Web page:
Children are nearly a quarter of the more than 10,000-strong self-defence forces of the Civilian Joint Task Force/ Photo: Sunday Alamba
In Africa, child soldiers have fought or are fighting in Angola, Liberia, Mozambique, Rwanda, the Sudan, Congo, Uganda and Sierra Leone. There are now an estimated 300,000 child soldiers worldwide, a figure that has increased by one-sixth during the last three years.
The Civilian Joint Task Force (CJTF) justifies its use of child soldiers as a necessity following increasing attacks by Boko Haram. ”The insurgents are many in number, and we need as many people as we can to fight them,” says Bukkar, a senior member of the self-defence militia. ”These kids have lots of energy and are very important in this fight.” For Boko Haram, who kill with impunity, the use of child warriors needs no justification.
In a region where the insurgents enjoy a stronghold and kidnapped more than 270 schoolgirls last April, young civilians have been taking protection and justice into their own hands. In June 2013, discontent with Nigeria’s official Joint Military Task Force (JTF) spawned an unofficial offshoot – the CJTF – a loosely-organised network of vigilantes who have been credited with pushing Boko Haram out of the metropolitan center of Maiduguri in Borno State.
A growing concern now is the impact of the five-year-old conflict on children in northeastern Nigeria.
Despite strong legislative provisions, including the 2003 Child Rights Act, state-level child protection networks and humanitarian initiatives post the abductions of the girls in Chibok to assist survivors of violations, several gaps still exist in Nigeria’s child protection system.
According to research and advocacy group, Watchlist on Children and Armed Conflict, most of these violations – maiming and killing, sexual violence and abduction, among others – have occurred in northeastern Nigeria.
During my trip to Maiduguri last October, I met children who have been gravely affected by the insurgency and had lost hope of ever getting a better life. Children like Hauwa, a 16-year-old schoolgirl who told me she was never going to walk on the streets of Maiduguri alone because she feared she could be raped a second time.
Usman was 13 when he joined the CJTF in 2013, understandably to protect his community from Boko Haram attacks. Sadly, he has found life as a soldier more comfortable than having to be forced every morning to attend “school classes that are boring,” as he puts it.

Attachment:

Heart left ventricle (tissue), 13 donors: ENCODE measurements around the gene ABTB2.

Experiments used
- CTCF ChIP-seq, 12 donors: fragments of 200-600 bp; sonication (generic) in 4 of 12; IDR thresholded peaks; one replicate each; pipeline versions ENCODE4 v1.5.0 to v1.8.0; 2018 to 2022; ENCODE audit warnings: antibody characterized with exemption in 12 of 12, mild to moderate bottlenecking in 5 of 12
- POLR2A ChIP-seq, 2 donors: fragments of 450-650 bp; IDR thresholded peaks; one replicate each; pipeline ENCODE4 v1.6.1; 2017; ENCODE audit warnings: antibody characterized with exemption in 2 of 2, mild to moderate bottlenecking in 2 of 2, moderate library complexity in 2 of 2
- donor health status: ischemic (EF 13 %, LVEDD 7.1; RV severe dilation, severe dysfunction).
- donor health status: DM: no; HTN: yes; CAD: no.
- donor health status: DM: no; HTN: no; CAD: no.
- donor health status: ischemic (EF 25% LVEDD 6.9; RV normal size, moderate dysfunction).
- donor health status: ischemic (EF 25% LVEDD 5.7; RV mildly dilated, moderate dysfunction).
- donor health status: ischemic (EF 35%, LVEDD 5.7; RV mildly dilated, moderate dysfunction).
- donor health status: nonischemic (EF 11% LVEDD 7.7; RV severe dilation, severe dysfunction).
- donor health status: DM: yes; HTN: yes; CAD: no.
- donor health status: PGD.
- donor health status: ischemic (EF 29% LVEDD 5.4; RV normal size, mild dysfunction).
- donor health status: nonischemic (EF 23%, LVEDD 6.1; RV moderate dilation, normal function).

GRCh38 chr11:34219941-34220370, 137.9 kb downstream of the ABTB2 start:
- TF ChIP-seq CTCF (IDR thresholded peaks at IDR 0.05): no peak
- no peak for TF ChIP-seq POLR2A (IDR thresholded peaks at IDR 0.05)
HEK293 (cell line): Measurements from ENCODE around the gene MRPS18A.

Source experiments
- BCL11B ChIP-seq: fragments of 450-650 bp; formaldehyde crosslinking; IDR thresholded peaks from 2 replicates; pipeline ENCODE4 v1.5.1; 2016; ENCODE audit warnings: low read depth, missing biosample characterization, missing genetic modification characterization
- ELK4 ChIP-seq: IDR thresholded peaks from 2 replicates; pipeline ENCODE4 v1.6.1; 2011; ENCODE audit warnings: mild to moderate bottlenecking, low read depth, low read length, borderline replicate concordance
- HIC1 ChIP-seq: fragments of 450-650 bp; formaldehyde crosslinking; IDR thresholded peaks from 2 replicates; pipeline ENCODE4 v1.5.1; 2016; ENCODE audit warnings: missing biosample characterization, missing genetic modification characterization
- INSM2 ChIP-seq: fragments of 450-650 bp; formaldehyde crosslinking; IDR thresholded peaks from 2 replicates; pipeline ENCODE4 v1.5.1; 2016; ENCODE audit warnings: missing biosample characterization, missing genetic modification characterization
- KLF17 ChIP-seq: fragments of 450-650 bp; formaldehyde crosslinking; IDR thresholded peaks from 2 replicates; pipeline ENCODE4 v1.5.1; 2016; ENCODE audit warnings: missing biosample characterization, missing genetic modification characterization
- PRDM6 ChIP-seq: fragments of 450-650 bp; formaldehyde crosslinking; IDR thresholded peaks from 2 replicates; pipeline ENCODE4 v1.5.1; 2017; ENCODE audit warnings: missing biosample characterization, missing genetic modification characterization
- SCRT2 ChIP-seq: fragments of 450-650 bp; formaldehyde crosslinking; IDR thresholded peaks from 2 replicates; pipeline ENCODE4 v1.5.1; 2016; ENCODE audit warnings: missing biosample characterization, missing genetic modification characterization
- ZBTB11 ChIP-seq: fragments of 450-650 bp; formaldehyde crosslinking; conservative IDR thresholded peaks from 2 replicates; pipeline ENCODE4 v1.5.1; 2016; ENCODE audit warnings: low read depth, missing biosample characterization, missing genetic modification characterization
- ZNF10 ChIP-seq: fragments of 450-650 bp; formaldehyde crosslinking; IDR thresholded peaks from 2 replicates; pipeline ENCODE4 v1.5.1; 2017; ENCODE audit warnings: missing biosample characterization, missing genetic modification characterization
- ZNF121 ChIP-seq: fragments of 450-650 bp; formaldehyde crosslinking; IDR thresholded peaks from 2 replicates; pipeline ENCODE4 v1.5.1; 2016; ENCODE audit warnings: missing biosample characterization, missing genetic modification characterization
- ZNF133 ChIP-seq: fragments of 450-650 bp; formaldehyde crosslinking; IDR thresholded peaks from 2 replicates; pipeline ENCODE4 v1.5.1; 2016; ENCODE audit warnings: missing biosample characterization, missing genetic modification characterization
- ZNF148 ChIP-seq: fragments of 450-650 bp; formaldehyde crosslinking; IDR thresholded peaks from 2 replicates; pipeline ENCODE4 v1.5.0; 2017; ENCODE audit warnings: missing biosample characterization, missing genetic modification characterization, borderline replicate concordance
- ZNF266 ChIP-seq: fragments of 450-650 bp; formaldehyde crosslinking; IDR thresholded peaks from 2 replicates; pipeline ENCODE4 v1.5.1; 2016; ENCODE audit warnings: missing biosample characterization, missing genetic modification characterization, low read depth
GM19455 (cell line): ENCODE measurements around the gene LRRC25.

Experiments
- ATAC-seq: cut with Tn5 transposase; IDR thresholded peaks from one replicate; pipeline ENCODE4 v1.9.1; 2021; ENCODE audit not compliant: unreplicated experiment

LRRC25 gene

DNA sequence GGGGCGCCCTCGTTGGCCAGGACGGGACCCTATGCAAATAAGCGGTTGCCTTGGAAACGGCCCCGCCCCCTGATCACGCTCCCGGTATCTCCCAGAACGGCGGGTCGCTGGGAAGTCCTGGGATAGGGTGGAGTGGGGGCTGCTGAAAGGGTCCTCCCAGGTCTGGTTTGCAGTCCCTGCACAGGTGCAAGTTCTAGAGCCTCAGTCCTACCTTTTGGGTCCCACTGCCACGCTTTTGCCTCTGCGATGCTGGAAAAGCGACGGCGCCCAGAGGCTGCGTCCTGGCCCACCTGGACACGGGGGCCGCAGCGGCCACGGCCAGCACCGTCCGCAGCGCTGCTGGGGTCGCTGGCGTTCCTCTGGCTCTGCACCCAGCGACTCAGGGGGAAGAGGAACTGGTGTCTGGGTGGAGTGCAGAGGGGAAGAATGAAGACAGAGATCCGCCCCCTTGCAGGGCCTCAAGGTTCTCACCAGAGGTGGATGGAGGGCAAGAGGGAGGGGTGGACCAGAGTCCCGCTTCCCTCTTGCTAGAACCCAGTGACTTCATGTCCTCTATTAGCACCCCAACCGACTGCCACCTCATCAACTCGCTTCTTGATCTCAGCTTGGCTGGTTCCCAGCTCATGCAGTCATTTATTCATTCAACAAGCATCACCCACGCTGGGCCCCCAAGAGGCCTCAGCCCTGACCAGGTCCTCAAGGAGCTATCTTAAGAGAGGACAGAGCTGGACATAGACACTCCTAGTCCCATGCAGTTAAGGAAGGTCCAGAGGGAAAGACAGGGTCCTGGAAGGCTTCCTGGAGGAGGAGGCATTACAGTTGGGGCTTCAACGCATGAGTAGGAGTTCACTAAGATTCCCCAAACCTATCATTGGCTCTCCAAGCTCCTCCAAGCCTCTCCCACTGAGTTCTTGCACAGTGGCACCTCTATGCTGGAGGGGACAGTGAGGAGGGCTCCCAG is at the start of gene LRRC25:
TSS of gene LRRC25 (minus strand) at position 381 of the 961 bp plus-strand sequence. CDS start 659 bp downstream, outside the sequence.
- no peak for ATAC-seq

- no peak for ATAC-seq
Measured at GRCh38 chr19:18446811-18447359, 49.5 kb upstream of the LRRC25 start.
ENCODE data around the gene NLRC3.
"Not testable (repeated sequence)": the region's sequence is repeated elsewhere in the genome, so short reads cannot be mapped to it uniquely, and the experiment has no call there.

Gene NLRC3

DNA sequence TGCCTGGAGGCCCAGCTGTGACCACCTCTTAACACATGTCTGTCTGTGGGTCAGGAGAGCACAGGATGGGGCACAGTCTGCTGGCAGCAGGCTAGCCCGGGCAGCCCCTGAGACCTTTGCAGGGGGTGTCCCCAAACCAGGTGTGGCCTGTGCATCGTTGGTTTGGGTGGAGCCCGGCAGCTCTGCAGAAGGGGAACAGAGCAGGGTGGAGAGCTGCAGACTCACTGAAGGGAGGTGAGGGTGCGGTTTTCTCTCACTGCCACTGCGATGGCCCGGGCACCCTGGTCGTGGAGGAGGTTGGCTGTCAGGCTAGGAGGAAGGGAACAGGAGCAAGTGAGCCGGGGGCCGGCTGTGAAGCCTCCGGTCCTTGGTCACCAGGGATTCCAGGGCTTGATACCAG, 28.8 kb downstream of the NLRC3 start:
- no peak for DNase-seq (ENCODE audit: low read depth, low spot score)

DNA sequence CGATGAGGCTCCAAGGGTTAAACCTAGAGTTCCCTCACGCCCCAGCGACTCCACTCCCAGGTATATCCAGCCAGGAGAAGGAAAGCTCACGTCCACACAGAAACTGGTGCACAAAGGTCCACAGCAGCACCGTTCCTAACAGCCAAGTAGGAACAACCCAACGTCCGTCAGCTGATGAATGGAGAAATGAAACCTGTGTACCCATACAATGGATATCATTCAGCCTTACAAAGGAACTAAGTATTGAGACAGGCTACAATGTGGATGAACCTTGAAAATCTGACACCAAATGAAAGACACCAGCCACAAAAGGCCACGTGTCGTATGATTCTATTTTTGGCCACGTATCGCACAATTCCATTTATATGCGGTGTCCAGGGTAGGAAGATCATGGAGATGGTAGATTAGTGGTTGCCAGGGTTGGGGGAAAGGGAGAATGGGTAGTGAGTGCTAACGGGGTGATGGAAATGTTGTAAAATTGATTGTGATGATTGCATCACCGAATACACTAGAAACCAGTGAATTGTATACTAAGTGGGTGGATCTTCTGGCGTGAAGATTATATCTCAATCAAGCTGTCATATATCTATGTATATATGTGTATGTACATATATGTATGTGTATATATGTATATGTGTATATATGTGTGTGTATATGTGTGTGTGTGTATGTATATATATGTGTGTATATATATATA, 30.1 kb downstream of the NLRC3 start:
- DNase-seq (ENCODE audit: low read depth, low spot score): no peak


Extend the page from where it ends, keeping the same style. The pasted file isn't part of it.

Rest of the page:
Like other boys in the CJTF brigade, he has become hardened and knows perfectly how to use a gun. But, unlike his peers forcefully conscripted by Boko Haram, Usman is trained to protect his people and not kill at will. Despite his motive, Usman’s new militia life is of huge concern, as he is fast learning the mean ways of war actors.
With hundreds of children actively taking part in the war, Nigeria may just begin to witness a familiar African problem where child soldiers find it very hard to reintegrate into the society at the end of conflicts.
In fellow West African countries like Liberia and Sierra Leone, former child soldiers face lots of stigmatisation as many still think their old lives of killing, theft and drug abuse haven’t left them. The children themselves have found it hard adjusting to a new environment.
For kids conscripted by Boko Haram, who once had fun playing around the compound with their peers and visiting friends after school hours, returning to that life if and when the war ends won’t be easy.
Even if the society decides to forgive their atrocities, memories of innocent people killed or wounded for no just cause,and of helpless children orphaned and made homeless in poor places will always live to haunt them.
Culled from A World At School
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